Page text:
Consumers can register at protectmyid.com/scdor (use the code “scdor123”) or call (866) 578-5422.

Businesses can get free credit-report monitoring from two companies. They have no registration deadline.

• Dun & Bradstreet Credibility Corp.– dandb.com/sc or call (800) 279-9881

• Experian - smartbusinessreports/southcarolina

Does enrolling online complete credit-monitoring registration for consumers?

No. Based on notices at the end of the initial registration, people will need to call the hotline or wait for a letter sent within 10 business days with a code to finish the enrollment. (UPDATE: Customers will receive this message if they have entered some information that doesn't match with Experian records, the company says.)

Will credit monitoring keep away ID thieves?

Not necessarily. The monitoring will keep an eye out for credit inquiries, opened accounts and bill delinquencies at all three credit-reporting agencies – Experian, Equifax and TransUnion. However, an alert might come after a crook already has struck. Still, the monitoring should inform consumers about problems sooner than waiting to find a bogus account on a credit report. And it’s free to consumers for a year. Consumers also can get one free credit report from each of the credit-reporting agencies annually at annualcreditreport.com.

What happens after a year?

Consumers will have to decide whether to pay to continue monitoring and the insurance. Experian charges $160 to $240 a year for coverage.

Does the threat of ID theft drop a year after a security breach?

Not really, experts say. Crooks can hang onto – or sell – data years after a hack. The biggest concern is Social Security numbers. Consumers can change credit-card numbers or passwords. They can’t get a new Social Security number without a lot of effort.

Are kids covered?

Yes, but parents cannot register them directly. After consumers enroll, Experian will look at records for dependents and send a notice in a few weeks about registering children. Adult children – those 18 and older – must register on their own, though some consumers have said the Experian website would not enroll them. They should call the hotline.

What about people who paid S.C. taxes since 1998 but are living out of state?

They enroll like everyone else. They also should get letters within a few weeks telling them about the breach and credit monitoring. If they have problems enrolling online, call the hotline.

Do couples who file their taxes jointly need to enroll more than once?

Each person needs to enroll separately.

Is anything being done to help the elderly and those without web access?

Not immediately. Gov. Nikki Haley asked her Cabinet directors to come up with ideas by Tuesday. The AARP also is looking for solutions. In the meantime, individual taxpayers have until Jan. 31 to register – hopefully enough time for the phone lines to clear up.

How can people without an email address enroll?

They should call the hotline.

What should consumers do if they are redirected to ProtectMyID’s main page when they use the address for S.C. breach victims?

Try using different web browser on their computer or delete the cookies for protectmyid.com.

Should consumers freeze their credit records?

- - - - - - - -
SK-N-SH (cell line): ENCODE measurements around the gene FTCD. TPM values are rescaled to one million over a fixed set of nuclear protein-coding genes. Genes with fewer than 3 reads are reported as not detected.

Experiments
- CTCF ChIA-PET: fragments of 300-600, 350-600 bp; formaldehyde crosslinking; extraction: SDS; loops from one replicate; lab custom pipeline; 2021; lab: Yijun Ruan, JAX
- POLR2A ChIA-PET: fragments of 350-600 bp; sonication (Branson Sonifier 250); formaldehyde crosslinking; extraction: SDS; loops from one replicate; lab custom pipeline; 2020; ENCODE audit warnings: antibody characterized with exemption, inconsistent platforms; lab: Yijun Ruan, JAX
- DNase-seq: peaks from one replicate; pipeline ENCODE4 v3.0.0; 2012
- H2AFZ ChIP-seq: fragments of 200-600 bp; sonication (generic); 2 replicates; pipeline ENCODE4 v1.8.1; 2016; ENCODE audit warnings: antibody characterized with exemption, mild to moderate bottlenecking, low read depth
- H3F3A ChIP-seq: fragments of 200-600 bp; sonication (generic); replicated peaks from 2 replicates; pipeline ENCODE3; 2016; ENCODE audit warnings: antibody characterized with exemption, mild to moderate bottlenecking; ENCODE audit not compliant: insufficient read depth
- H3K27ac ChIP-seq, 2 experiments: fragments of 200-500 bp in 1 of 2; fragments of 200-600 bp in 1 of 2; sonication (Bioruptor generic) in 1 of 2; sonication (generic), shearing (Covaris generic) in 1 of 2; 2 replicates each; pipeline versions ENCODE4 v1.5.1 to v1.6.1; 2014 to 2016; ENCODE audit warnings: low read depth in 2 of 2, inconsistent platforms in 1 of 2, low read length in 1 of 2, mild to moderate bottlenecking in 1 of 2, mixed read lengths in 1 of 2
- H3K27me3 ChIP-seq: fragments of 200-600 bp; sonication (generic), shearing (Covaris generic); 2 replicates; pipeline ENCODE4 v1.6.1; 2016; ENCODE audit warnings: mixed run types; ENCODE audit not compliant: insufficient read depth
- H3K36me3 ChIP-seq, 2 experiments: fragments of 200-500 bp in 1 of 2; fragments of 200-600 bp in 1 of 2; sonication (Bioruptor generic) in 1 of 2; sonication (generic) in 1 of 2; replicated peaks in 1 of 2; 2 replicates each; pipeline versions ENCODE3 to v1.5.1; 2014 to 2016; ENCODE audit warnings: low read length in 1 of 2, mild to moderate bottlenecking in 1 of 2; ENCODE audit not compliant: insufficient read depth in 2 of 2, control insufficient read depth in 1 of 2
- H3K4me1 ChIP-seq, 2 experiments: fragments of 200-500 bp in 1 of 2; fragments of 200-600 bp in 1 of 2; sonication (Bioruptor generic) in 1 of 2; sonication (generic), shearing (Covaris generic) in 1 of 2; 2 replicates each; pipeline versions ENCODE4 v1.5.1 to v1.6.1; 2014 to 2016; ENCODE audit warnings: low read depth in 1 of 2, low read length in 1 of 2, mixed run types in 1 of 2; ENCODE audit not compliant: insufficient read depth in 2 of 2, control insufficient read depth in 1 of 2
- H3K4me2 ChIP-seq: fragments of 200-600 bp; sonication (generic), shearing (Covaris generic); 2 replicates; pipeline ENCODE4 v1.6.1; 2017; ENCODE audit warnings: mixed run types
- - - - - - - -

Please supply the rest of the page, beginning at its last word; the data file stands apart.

Maybe. Cautious consumers can put a lid on their credit records that prevents the issuance of new credit cards and loans. Consumers have to register with all three credit-reporting agencies for freezes. But they also will need to unfreeze the records if they want a loan or new credit card – a potential hassle though thaws are supposed to happen within 15 minutes of a request. Visit www.consumer.sc.gov for instructions.

To freeze your accounts, contact:

• Equifax: https://www.freeze.equifax.com, (800) 685-1111

• Experian: https://www.experian.com/freeze, (888) 397-3742

• TransUnion: https://freeze.transunion.com, (800) 680-7289

Should consumers close their checking accounts and get new credit cards?

Probably not. Banks will make customers whole if crooks steal money from accounts, the S.C. Bankers Association said. Customers must tell banks within 60 days of getting their statement about the theft. Banks also will not hold customers liable for fraudulent credit-card charges.

Can someone with another person’s tax information fraudulently file for tax refunds and Social Security benefits?

Yes. The Internal Revenue Service and the Social Security Administration said they have safeguards in place to prevent ID theft but cases happen, data-security experts said. Consumers can do little to prevent this except make sure they receive weekly benefits checks and their refunds.

Will the bad guys who stole the tax information get caught?

Unlikely. Steven Toporoff, an attorney for the Federal Trade Commission’s division of privacy and identity protection, told The Associated Press that the constant swapping of stolen data among crooks makes it difficult to trace stolen credit-card and Social Security numbers to a specific theft. The Secret Service, which is leading the S.C. data breach probe, has declined comment on the case.

Bottom line: What is the price tag of the breach for the state?

Final costs are unknown. Here’s what we know now. The state will pay up to $12 million for Experian to offer help to individual taxpayers. The business monitoring is free. South Carolina has paid about $125,000 to Mandiant, a firm recommended by the Secret Service to help fix computer gaps, and hired Columbia’s Nelson Mullins law firm to help handle liability issues.